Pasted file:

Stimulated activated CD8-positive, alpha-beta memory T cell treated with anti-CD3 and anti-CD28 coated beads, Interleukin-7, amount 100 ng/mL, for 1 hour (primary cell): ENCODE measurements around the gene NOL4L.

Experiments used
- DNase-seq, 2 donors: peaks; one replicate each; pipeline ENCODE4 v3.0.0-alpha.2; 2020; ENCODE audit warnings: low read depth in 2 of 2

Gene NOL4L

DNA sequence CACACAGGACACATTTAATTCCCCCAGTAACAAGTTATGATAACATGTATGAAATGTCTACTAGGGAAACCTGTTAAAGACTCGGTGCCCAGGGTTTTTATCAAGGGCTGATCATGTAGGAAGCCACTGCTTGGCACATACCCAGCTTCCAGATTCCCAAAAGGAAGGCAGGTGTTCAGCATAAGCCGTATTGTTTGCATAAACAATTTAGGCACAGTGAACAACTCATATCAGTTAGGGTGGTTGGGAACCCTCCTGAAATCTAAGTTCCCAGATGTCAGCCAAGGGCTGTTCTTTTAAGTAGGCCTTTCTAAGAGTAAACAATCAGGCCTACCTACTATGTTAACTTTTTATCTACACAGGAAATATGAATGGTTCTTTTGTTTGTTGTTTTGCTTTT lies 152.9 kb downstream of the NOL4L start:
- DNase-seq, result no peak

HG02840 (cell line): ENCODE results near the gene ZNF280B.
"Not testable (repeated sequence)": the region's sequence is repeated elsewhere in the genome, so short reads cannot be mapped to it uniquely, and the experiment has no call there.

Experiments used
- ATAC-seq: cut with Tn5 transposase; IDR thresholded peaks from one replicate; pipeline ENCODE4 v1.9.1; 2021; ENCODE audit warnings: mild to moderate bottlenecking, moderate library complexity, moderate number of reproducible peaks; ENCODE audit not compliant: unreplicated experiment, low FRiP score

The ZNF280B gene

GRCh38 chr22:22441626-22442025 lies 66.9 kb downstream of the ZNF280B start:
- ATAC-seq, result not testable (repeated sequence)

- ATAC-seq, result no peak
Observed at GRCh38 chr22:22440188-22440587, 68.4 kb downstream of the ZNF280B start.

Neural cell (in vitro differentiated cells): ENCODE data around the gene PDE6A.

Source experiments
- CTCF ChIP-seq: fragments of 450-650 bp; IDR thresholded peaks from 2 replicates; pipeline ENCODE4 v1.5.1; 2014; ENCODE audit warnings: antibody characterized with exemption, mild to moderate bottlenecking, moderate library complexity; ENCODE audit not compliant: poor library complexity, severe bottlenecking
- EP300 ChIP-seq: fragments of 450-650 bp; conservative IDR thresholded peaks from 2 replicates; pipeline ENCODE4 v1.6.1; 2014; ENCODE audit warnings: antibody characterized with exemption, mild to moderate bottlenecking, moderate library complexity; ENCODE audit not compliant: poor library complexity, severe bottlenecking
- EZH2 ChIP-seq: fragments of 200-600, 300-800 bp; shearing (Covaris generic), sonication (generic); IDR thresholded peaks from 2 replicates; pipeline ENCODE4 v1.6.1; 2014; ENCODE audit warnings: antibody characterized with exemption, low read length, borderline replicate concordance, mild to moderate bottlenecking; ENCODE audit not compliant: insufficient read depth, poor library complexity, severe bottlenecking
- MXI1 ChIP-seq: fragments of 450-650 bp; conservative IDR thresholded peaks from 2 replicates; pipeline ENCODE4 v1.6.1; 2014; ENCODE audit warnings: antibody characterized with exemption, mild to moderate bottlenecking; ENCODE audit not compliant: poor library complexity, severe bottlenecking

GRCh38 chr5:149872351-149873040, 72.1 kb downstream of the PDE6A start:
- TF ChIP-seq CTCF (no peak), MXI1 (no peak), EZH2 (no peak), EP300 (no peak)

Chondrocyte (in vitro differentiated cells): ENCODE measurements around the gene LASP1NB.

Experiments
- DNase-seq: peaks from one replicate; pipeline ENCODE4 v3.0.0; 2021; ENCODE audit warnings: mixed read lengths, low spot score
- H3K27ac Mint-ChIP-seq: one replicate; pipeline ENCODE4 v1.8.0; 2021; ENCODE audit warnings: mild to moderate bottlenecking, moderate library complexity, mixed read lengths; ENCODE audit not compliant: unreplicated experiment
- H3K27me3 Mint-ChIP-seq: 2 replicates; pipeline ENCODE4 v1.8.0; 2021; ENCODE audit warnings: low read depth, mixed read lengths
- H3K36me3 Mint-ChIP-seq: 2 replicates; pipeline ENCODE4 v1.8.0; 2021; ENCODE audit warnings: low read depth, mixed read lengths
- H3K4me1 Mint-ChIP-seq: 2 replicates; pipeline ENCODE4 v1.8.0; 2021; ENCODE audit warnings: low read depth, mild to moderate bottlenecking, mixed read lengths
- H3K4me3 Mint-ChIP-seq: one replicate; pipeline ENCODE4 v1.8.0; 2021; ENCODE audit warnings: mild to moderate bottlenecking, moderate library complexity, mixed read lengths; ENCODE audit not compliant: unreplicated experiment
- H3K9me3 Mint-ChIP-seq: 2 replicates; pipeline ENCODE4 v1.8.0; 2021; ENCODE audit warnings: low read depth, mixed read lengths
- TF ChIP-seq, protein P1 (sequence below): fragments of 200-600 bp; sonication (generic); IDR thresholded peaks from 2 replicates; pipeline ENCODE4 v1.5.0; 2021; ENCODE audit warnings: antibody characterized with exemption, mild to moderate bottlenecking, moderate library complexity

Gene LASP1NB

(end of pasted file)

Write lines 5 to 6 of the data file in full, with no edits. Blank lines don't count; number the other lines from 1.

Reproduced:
DNA sequence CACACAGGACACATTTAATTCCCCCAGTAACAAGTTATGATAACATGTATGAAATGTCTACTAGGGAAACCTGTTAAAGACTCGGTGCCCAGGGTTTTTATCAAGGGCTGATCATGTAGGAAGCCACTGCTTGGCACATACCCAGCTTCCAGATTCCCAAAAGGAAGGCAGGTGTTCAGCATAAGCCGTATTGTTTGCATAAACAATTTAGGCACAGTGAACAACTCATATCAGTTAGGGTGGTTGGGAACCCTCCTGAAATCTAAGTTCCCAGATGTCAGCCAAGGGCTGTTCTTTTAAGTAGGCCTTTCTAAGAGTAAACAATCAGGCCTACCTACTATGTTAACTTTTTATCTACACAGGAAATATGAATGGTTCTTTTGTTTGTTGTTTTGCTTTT lies 152.9 kb downstream of the NOL4L start:
- DNase-seq, result no peak